"That generated incredible interest," Simpson said. "We had a handful of people a day coming in, asking if we had the book. At the appearance, we had about 40 people, which was a big crowd for an unknown author. We sold out in a blink — probably 80 to 100 books. We don't sell 80 to 100 books of Stephen King or Dennis Lehane."
Word spread. Several teachers read the book, and both Swampscott and Marblehead high schools added it to the literature curriculum.
That’s what needs to be done, all right, not to mention that the novel itself has to be worth the time, effort, and money involved.
In writing this post I don’t for an instant mean to even imply that had I done the same for my novel that it would have achieved even a small fraction of the success now enjoyed by Ms. Barry’s novel. She’s apparently a genuine writer who wrote a genuine novel, not some dilettante who turned out a tiny-niche-market genre novel on a whim; a genre novel that was more manufactured to formula than written. In writing this post it’s my intention to point out that in today’s world self-publishing need no longer be a mere exercise in vanity as it has been since forever, but is today a commercially viable publishing route for an author to follow in order to get his work out to the public and make money from the enterprise into the bargain. Perhaps not the kind of money made by Ms. Barry — in that respect, her case is quite exceptional — but enough for a genuine writer to make writing and marketing his own work a profitable fulltime occupation.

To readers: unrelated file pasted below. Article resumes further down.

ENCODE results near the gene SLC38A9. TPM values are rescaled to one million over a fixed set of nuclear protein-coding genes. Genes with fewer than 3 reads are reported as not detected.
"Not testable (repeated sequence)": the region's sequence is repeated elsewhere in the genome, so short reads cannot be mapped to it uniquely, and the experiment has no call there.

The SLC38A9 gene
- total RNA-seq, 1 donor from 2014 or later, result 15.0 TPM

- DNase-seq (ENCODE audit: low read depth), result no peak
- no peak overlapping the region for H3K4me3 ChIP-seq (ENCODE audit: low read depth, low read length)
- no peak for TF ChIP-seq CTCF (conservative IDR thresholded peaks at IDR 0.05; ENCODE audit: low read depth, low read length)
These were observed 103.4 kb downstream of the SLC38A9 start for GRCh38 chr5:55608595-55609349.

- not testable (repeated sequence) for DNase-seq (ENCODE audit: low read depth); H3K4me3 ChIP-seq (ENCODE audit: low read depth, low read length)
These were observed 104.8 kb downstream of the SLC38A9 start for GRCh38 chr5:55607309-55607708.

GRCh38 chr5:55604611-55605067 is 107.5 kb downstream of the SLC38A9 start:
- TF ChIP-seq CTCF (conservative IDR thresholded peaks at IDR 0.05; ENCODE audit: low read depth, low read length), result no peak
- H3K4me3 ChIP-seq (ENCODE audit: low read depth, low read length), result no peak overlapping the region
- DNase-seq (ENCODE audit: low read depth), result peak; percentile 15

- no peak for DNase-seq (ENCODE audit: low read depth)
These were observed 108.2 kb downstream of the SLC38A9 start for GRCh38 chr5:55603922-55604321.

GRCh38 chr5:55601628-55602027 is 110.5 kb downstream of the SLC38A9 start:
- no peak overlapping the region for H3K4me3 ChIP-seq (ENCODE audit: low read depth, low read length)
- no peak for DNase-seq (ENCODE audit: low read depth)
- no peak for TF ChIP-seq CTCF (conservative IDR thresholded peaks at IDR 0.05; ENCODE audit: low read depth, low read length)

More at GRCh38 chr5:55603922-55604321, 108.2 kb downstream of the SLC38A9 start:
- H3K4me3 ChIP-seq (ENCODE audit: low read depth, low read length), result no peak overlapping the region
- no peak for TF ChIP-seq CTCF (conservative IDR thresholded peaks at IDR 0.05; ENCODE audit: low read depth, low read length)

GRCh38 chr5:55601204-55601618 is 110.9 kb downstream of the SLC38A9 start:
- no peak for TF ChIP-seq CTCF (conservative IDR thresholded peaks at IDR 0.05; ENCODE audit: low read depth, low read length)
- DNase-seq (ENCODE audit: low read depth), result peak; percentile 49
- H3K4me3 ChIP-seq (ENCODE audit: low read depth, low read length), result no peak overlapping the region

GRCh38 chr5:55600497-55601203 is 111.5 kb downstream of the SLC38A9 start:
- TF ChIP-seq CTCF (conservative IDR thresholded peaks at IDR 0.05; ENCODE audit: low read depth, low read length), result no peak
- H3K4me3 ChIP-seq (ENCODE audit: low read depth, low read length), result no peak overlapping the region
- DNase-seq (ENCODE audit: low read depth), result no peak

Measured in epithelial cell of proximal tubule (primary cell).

It’s a brave new publishing world out there.
Despite an almost total lack of promotion and publicity, my adventure in POD publishing — the “cozy” mystery novel, A Deed of Dreadful Note — is now listed by and available for purchase from booksellers Amazon.com, Barnes & Noble, and Borders.
Sonofagun! Makes one feel like a real author, it does, even though the listings do need some corrections (being handled now by the publisher, Lulupress).
And that’s even before actually jumping in. I’m talking about the promotion phase of my POD self-publishing experiment of course. During this period of enforced waiting until the book has made it through the distribution process and shows up (or, rather, is made available to show up) on booksellers’ online lists and on their brick-&-mortar-store bookshelves (about 8-10 weeks from now), I’ve been investigating what’s available to me promotion-wise, and just what needs to be done in order to promote the book after it’s finally made it through that distribution process, and just an investigatory dipping of my toes into those promotional waters has already overwhelmed me by the impossibility of the demands I now see clearly will be made on me if the promotion is to be even marginally successful.